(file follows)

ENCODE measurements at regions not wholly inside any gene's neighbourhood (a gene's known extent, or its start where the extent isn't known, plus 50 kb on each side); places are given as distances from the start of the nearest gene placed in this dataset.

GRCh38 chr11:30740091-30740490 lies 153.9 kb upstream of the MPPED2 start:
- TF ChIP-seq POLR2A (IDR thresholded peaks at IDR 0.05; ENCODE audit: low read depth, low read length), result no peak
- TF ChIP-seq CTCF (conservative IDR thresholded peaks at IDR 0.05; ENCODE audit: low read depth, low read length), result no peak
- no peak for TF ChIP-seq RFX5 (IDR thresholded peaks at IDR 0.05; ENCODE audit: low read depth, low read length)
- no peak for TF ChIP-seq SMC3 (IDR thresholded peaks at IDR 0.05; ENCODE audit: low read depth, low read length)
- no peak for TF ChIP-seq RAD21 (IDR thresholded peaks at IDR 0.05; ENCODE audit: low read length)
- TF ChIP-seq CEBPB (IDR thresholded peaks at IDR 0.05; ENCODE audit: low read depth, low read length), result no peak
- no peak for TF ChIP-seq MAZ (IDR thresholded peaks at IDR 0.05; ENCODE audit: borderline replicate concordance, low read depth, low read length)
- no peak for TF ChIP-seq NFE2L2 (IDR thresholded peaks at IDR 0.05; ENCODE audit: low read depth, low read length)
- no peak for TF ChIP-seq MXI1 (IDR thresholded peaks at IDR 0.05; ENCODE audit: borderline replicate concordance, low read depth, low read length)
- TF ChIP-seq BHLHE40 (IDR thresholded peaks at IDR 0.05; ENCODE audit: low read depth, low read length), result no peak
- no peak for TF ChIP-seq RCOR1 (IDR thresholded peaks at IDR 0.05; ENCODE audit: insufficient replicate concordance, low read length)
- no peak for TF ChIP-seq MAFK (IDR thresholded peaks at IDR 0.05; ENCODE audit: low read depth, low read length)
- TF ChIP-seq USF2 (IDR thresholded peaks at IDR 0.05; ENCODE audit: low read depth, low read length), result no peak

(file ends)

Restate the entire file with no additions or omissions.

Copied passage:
ENCODE measurements at regions not wholly inside any gene's neighbourhood (a gene's known extent, or its start where the extent isn't known, plus 50 kb on each side); places are given as distances from the start of the nearest gene placed in this dataset.

GRCh38 chr11:30740091-30740490 lies 153.9 kb upstream of the MPPED2 start:
- TF ChIP-seq POLR2A (IDR thresholded peaks at IDR 0.05; ENCODE audit: low read depth, low read length), result no peak
- TF ChIP-seq CTCF (conservative IDR thresholded peaks at IDR 0.05; ENCODE audit: low read depth, low read length), result no peak
- no peak for TF ChIP-seq RFX5 (IDR thresholded peaks at IDR 0.05; ENCODE audit: low read depth, low read length)
- no peak for TF ChIP-seq SMC3 (IDR thresholded peaks at IDR 0.05; ENCODE audit: low read depth, low read length)
- no peak for TF ChIP-seq RAD21 (IDR thresholded peaks at IDR 0.05; ENCODE audit: low read length)
- TF ChIP-seq CEBPB (IDR thresholded peaks at IDR 0.05; ENCODE audit: low read depth, low read length), result no peak
- no peak for TF ChIP-seq MAZ (IDR thresholded peaks at IDR 0.05; ENCODE audit: borderline replicate concordance, low read depth, low read length)
- no peak for TF ChIP-seq NFE2L2 (IDR thresholded peaks at IDR 0.05; ENCODE audit: low read depth, low read length)
- no peak for TF ChIP-seq MXI1 (IDR thresholded peaks at IDR 0.05; ENCODE audit: borderline replicate concordance, low read depth, low read length)
- TF ChIP-seq BHLHE40 (IDR thresholded peaks at IDR 0.05; ENCODE audit: low read depth, low read length), result no peak
- no peak for TF ChIP-seq RCOR1 (IDR thresholded peaks at IDR 0.05; ENCODE audit: insufficient replicate concordance, low read length)
- no peak for TF ChIP-seq MAFK (IDR thresholded peaks at IDR 0.05; ENCODE audit: low read depth, low read length)
- TF ChIP-seq USF2 (IDR thresholded peaks at IDR 0.05; ENCODE audit: low read depth, low read length), result no peak